The reason why it is important for me is that my only focus now is to express myself and rebuild my world that I have left behind. Now I no longer worry about being good or being paid for what I make, but simply create as much as I can. My experiences opened my eyes and I no longer focus on what I get in return, but simply my development. IBB saved my life, and of course anything I have studied before paid off as well. All this time, I was finding myself and I didn’t know I was lost. I notice some first year students already became second year students, I now my goal is to work even harder so I can develop my art and working process.

Ethany Martina

It Is What It Is

An impression of the work experience during project Nick and Simon- ‘OPEN’

Introduction

Museum de Fundatie, Zwolle. (Foto: deswollenaer.nl).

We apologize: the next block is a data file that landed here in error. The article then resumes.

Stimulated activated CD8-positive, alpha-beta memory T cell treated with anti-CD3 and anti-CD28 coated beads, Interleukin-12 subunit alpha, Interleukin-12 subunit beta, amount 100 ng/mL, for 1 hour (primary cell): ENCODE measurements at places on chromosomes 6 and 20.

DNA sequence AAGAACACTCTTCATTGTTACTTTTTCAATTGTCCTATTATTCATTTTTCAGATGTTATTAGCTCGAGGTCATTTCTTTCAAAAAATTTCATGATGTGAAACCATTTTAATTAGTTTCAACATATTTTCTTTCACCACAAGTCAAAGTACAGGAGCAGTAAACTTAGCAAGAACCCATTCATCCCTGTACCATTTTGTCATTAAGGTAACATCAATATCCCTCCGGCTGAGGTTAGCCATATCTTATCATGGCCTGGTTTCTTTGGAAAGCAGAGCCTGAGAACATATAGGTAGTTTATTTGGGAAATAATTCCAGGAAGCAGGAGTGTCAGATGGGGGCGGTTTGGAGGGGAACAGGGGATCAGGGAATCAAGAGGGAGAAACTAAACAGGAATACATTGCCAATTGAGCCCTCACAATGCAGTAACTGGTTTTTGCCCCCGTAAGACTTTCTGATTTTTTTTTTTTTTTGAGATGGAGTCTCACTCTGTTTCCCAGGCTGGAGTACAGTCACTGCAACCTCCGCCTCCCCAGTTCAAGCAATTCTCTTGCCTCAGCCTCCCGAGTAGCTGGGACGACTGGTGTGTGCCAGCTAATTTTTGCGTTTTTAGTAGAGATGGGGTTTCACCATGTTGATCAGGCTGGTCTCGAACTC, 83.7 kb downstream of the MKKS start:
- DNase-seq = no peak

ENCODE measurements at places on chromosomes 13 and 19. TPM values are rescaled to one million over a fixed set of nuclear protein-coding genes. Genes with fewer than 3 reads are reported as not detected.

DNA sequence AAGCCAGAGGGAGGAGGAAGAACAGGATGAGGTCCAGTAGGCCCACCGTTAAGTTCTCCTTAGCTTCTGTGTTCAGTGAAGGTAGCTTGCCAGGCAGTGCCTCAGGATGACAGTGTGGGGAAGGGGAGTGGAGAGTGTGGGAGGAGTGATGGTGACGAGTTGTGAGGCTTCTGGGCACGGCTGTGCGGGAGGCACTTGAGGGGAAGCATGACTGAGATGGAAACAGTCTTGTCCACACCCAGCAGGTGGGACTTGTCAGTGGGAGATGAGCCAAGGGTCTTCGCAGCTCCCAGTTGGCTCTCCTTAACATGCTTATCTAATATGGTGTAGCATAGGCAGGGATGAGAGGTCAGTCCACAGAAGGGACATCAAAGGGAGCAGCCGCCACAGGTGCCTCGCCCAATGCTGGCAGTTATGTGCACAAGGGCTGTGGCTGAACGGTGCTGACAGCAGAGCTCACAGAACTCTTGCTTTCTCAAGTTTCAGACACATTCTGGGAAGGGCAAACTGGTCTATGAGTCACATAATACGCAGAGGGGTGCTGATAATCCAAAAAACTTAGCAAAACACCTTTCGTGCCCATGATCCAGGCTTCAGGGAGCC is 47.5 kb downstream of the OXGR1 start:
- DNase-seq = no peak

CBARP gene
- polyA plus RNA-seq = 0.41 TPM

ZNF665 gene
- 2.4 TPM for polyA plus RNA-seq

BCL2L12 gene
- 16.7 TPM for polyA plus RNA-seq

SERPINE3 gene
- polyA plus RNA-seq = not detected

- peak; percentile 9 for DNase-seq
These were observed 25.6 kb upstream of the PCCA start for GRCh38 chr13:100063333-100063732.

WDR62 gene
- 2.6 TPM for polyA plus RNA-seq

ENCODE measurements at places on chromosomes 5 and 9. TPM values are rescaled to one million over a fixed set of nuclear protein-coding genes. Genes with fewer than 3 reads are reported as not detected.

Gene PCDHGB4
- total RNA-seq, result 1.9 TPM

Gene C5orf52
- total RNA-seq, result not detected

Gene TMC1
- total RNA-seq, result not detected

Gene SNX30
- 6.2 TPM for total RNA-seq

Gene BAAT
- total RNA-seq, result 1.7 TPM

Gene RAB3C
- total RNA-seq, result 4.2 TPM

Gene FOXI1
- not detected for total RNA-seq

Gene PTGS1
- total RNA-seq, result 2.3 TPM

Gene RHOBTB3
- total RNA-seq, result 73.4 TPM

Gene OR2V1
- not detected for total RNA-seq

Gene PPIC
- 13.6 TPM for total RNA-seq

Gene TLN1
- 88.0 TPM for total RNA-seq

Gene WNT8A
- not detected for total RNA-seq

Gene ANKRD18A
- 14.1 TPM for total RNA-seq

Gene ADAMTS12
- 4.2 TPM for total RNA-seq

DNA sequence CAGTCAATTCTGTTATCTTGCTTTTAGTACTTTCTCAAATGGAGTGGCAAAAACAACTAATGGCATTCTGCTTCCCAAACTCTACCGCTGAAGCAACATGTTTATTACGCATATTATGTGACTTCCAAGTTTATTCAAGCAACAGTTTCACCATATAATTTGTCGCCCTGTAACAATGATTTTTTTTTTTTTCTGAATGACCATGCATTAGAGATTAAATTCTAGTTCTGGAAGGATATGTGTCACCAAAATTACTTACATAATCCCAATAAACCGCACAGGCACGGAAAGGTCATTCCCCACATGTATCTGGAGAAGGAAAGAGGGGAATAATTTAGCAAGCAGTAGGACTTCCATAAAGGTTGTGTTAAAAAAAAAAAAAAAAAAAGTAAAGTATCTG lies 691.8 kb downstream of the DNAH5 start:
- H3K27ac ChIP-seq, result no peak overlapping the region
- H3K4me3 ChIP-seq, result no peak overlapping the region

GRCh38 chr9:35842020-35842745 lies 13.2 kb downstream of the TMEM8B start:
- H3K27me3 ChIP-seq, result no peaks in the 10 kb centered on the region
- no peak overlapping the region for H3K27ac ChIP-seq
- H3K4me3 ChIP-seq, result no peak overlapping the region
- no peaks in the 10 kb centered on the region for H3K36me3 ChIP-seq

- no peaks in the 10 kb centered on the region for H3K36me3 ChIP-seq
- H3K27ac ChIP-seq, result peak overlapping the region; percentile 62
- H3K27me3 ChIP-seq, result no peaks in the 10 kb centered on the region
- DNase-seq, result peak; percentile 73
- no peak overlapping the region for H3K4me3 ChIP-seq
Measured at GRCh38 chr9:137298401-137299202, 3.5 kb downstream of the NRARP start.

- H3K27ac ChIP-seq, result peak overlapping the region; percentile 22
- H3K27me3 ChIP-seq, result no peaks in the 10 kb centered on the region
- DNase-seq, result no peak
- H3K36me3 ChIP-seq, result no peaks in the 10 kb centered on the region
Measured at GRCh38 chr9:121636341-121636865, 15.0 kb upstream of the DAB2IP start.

Museum de Fundatie, Zwolle. (Foto: deswollenaer.nl).

The project started with the selected eight visual artists who have let themselves get inspired by the songs of Nick and Simon’s new album titled ‘OPEN’. Each artist began to work based on one or more songs by the duo. The goal of this exhibition was to make a connection between music and fine art. After research and meetings with the director of museum de Fundatie in Zwolle, artists David Bade and Tirzo Martha decided that it would be a great opportunity to participate in this project. The arrangements of the project were clear and the goal was to collaborate with students from Cibap Zwolle and IBB alumni to create four stages, or better said, four installations.